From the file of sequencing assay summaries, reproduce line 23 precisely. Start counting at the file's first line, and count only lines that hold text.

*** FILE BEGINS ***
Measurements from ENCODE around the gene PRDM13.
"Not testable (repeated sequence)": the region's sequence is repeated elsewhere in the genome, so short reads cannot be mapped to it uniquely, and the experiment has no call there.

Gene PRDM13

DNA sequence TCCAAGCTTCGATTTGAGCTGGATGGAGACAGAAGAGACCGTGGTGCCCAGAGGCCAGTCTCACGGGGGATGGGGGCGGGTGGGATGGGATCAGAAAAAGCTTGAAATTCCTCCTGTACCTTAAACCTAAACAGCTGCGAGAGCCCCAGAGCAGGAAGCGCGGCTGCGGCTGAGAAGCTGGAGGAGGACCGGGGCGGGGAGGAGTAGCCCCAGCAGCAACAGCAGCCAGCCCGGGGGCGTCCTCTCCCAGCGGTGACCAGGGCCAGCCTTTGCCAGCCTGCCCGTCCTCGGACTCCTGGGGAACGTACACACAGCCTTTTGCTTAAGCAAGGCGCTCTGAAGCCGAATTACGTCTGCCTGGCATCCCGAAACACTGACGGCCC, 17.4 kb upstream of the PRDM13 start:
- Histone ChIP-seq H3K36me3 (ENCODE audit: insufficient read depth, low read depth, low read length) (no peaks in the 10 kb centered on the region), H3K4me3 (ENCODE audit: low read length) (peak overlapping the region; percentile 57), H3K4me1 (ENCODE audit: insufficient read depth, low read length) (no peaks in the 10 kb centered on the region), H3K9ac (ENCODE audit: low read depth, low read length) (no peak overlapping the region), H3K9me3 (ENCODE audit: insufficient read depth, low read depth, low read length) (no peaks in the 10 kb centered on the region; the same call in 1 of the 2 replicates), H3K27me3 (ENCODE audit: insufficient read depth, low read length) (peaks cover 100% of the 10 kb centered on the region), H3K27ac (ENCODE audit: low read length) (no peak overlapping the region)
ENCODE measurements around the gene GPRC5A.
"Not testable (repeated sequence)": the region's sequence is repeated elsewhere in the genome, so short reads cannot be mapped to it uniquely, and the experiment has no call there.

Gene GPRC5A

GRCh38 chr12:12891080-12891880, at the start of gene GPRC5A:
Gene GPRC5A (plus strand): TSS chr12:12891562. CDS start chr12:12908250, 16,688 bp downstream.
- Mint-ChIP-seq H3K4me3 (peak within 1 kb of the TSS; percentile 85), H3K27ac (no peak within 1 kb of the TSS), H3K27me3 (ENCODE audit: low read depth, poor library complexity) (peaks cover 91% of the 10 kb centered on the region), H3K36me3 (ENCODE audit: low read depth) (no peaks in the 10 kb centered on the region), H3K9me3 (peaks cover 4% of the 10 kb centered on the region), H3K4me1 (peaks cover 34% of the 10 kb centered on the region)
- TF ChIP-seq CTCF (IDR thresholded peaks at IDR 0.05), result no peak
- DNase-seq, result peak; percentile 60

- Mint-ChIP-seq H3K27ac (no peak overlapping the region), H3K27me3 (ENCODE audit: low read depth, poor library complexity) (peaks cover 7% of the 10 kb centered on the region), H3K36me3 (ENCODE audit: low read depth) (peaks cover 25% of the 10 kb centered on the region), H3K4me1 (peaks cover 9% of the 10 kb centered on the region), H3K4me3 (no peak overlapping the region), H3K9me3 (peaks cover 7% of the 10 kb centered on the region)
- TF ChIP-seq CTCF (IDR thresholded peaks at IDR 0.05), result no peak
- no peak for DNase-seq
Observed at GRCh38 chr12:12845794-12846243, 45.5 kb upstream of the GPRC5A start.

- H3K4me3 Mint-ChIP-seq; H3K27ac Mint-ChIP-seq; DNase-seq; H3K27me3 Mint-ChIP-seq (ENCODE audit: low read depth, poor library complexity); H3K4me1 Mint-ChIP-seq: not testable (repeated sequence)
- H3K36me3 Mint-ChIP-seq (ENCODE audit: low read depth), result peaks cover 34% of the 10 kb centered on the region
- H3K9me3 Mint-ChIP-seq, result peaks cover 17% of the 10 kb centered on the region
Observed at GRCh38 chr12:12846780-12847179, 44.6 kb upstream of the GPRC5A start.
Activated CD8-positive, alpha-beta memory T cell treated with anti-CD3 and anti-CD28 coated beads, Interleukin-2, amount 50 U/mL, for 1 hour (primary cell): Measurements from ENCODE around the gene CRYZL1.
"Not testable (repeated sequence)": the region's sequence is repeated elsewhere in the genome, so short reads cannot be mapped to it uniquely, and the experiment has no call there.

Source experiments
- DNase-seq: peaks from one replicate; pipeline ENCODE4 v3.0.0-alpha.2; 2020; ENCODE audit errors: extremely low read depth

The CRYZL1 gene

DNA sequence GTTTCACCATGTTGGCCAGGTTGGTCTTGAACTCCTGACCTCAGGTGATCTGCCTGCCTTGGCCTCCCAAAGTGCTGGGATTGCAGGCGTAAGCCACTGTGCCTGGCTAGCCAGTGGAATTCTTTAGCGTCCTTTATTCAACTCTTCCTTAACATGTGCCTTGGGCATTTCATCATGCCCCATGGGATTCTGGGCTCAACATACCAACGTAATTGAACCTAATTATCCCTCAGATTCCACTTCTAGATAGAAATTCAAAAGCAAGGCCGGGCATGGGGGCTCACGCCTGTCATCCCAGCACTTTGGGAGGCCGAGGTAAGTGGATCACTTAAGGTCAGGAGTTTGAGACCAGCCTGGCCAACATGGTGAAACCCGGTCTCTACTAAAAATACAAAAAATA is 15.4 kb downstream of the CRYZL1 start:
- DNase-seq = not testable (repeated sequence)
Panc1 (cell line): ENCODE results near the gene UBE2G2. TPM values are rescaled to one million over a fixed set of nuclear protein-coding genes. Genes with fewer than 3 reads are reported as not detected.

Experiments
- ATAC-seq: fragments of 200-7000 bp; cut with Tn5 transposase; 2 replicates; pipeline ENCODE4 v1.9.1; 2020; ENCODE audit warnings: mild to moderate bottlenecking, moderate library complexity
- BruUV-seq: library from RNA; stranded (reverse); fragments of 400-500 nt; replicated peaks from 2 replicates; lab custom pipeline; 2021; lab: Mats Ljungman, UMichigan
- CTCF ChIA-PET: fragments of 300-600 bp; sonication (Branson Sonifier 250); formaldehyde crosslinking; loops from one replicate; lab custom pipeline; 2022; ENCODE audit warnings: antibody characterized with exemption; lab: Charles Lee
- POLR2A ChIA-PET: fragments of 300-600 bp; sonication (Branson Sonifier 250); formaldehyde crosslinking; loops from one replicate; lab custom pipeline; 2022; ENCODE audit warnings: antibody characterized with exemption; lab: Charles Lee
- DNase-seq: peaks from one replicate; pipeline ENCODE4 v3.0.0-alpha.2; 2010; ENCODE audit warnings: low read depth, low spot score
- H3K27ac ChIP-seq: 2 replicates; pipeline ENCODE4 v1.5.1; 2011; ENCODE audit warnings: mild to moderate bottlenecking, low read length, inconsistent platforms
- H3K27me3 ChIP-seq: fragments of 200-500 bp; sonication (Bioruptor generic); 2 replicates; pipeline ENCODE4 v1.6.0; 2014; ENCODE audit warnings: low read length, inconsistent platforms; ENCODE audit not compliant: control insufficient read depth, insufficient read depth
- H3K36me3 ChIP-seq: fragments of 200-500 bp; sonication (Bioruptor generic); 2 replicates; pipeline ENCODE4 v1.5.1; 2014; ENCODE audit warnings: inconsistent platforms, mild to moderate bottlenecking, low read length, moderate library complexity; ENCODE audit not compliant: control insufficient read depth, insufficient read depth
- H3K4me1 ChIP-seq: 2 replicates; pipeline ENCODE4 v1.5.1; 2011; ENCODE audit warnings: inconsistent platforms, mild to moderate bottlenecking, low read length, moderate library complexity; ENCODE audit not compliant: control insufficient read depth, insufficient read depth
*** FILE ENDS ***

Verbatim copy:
"Not testable (repeated sequence)": the region's sequence is repeated elsewhere in the genome, so short reads cannot be mapped to it uniquely, and the experiment has no call there.